While dressage has its roots in ancient Greece, it was in the seemingly magical displays of horsemanship in Italy and France from the 16th to the 19th centuries that the haute ├Ęcole, or high school dressage and horsemanship to music, developed. . Northern Italy was the center of the equestrian arts in Renaissance Europe in the late 16th century and it was here that what was to become musical freestyle in competitive dressage was born. Not in the Pignatelli school in Naples, which is one of the most famous, but in the schools of Fiaschi and Fredirico Grisone, music became closely related to dressage. Both men wrote the first treatises on dressage and included the use of music. While Pignatelli is known for being the first to train horses on pillars, bringing a new aesthetic to training a horse, it is the musical displays that have endured and made it an international competition.

In Italy in the 1500s, music was introduced into the equestrian arts, first to teach rhythm and tempo to riders, and soon after to accompany splendid equestrian ballets. Grisone encouraged the use of the voice to help pace the horse. He wrote a treatise in 1550 that was soon translated into French and German. Fiaschi included in his 1556 treatise short musical melodies corresponding to the steps and movements of a horse. Thus, the first musical vocabulary for dressage was put on paper. Fiaschi encouraged his riders to learn music well enough to sing as they rode and ride as if he were playing rare and excellent music.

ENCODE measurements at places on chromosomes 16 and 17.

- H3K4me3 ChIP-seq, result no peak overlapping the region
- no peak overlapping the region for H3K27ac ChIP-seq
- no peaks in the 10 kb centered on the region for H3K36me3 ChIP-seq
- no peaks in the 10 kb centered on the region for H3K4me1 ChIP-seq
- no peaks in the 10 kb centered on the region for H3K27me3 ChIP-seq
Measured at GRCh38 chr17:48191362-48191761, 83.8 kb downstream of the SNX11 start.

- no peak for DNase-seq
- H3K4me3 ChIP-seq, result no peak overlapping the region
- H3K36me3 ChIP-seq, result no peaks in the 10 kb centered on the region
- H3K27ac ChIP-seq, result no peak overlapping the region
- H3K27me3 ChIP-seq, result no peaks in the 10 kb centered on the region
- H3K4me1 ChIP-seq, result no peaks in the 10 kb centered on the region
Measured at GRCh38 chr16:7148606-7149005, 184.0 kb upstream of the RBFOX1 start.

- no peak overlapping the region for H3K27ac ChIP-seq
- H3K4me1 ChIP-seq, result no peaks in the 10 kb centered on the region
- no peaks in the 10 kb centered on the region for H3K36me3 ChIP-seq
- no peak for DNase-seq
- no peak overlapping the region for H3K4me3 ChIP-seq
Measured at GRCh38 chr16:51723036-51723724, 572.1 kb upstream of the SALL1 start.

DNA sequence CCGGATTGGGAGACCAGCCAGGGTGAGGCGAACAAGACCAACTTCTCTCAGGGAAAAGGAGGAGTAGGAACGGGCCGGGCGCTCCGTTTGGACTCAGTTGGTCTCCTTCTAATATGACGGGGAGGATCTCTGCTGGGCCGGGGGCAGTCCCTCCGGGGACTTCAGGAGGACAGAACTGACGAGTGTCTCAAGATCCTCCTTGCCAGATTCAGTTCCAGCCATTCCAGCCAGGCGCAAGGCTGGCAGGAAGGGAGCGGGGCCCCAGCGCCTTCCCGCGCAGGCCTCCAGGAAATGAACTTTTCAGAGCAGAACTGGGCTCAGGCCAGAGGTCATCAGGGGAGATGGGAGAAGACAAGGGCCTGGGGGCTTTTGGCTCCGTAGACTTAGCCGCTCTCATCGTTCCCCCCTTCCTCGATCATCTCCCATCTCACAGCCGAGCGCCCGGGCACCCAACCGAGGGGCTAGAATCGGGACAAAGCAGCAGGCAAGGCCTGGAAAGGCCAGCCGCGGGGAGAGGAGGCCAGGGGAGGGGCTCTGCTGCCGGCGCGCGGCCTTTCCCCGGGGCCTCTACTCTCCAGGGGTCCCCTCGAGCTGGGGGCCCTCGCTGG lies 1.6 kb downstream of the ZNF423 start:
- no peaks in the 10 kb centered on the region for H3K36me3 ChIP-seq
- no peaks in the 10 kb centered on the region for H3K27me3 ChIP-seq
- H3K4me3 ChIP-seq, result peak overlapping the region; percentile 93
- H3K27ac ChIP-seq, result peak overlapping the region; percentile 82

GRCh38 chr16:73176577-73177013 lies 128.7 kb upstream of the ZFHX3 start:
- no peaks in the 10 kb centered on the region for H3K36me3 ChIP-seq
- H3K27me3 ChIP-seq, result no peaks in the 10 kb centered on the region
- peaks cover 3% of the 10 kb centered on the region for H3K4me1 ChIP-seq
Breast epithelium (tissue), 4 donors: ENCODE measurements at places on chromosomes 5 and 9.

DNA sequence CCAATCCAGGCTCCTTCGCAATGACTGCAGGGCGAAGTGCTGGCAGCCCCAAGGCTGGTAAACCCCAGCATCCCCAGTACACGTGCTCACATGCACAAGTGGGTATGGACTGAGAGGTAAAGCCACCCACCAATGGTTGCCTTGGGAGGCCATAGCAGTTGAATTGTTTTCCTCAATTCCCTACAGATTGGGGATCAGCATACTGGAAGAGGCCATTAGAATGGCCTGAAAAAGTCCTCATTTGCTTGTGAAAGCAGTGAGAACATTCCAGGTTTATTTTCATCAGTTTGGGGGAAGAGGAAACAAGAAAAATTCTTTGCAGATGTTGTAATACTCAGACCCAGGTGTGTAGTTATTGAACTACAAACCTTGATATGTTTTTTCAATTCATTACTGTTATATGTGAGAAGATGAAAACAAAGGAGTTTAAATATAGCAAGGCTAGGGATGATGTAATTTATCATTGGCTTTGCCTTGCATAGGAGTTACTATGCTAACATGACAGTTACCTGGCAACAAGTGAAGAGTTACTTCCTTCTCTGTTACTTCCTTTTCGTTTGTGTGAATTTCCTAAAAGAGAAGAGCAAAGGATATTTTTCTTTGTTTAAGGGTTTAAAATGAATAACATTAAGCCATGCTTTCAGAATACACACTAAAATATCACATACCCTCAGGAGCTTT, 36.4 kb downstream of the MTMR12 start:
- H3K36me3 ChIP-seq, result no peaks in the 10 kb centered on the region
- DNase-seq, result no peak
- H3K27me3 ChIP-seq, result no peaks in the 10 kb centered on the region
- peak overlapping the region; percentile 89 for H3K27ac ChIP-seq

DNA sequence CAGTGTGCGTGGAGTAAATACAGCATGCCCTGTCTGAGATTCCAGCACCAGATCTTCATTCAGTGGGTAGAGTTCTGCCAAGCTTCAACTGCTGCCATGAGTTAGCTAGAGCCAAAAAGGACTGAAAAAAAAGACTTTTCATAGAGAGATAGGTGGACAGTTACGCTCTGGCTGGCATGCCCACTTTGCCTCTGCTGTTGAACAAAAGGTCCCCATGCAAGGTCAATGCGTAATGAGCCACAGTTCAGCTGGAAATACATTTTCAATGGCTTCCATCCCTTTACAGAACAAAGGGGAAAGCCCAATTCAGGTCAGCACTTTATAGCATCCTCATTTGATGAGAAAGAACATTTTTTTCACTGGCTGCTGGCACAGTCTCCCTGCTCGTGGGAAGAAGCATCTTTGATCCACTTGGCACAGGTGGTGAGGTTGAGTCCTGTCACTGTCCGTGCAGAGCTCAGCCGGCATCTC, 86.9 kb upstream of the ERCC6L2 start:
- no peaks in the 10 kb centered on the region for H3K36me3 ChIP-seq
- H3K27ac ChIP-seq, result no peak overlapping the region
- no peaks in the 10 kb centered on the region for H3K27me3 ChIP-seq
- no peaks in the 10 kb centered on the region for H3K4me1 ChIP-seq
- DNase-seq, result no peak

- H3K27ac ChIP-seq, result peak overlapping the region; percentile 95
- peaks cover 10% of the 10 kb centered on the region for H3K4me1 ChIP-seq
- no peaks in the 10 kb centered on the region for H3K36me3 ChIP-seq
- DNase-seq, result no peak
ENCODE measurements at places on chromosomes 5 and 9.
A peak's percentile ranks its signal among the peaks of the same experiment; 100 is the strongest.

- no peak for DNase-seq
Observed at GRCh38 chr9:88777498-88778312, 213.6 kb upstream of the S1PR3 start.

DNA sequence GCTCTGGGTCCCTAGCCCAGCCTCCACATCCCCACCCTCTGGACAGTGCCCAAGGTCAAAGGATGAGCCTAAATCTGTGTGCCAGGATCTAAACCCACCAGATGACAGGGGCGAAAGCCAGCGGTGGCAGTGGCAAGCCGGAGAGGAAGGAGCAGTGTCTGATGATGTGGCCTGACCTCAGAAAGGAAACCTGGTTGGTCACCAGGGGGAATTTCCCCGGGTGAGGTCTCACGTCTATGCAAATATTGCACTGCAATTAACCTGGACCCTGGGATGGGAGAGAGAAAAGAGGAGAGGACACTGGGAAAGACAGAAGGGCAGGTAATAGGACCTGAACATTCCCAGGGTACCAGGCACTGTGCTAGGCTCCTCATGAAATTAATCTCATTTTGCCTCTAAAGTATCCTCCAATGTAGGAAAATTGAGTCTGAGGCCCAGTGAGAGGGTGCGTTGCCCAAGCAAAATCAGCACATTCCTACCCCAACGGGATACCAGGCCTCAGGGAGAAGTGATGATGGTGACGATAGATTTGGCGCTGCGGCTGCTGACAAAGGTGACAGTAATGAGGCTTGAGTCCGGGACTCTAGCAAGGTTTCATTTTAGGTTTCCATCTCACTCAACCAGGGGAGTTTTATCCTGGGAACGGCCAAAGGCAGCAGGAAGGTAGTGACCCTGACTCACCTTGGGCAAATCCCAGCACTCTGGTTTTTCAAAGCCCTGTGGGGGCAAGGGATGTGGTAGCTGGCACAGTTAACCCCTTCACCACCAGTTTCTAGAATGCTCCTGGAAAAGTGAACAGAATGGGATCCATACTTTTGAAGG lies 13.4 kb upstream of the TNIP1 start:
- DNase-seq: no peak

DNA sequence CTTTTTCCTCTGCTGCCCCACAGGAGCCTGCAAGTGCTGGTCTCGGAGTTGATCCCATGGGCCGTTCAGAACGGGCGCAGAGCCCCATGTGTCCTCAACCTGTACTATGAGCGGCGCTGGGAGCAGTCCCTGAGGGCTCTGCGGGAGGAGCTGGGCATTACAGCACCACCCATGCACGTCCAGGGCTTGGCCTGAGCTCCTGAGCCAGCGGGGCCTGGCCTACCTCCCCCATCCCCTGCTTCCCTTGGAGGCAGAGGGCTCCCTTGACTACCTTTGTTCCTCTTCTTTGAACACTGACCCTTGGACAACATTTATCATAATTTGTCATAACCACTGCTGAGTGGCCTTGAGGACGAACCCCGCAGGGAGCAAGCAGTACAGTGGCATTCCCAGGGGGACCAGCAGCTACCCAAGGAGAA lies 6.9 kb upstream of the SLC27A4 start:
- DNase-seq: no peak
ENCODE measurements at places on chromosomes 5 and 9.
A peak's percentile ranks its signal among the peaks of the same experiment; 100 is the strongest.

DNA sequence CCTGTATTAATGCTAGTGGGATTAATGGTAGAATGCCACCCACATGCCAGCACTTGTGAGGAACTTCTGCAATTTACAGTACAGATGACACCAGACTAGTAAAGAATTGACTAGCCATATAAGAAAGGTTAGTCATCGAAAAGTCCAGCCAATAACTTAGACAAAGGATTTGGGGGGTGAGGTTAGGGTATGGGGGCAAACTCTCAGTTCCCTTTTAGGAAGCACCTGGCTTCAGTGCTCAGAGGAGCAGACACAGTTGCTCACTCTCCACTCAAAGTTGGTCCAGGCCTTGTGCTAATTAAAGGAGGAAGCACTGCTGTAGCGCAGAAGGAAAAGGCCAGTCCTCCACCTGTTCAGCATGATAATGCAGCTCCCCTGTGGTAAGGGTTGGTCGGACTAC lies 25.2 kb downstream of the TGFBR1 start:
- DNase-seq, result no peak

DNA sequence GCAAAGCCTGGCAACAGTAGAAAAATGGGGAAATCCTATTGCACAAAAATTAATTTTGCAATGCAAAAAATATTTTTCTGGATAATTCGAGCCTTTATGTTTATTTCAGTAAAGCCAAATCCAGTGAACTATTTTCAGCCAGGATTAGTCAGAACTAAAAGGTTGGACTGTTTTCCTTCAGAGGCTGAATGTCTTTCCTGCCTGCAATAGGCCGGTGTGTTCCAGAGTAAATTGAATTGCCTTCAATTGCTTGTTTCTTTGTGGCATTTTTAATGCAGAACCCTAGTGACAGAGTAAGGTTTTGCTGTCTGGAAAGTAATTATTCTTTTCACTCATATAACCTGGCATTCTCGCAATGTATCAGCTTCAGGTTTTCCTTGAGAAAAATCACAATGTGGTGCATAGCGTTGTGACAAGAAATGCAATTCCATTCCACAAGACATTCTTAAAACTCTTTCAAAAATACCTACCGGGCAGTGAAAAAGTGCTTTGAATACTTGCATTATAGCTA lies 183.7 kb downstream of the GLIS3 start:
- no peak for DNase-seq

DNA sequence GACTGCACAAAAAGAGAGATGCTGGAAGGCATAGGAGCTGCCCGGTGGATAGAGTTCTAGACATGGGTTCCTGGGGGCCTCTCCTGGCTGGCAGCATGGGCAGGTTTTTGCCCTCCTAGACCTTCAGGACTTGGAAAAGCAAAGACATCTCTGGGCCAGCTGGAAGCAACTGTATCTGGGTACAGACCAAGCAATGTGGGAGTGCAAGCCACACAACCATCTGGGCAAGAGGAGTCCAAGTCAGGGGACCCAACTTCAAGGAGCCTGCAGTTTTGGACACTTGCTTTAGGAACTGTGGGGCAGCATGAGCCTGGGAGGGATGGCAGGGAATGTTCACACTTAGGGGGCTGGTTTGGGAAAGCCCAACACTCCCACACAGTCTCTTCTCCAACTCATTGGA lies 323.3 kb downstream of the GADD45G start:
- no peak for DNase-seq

As early as 1548, in Lyon, France, costumed knights wowed audiences with their horses leaping, turning, and leaping to the sound of little bells attached to the horses: “They resound so pleasantly that the harmony of their sweet sound did not tickle the spirits.” of the astonished”. people, less than the sparkle of glittering gems, dazzled their eyes, so that those who looked did not know whether they were dreaming or living.” In 1602, La Broue wrote that without musical sensitivity one could never have sensitivity to rhythm and the horse’s tempo needed to ride well.

In a spectacular feat, Pluvinel, who reintroduced Xenophon’s gentle horse training techniques, created a horse ballet in 1612 to honor Louis XIII’s betrothal to Anne of Austria. The ballet was only a few minutes into a long day and night of a lavish parade, jousting, and a carousel. Pluvinel stole the show as the spectacularly dressed jockeys’ horses leapt, danced, twirled and leapt, captivating the audience.

Although dressage shares a long history with music, musical demonstrations were absent from the competitive arena until relatively recently. Since the early 20th century, competitive dressage has drawn more from its military roots than its entertainment roots. In the 1980s, once again, the horses seemed to be dancing in the arena as organizers brought musical freestyle into international competition dressage, aiming to draw spectators into what was often considered a quite event. bored. The 1996 Atlanta Games were the first Olympic Games to add freestyle to the format and today musical freestyles draw huge crowds to watch the horses dance.

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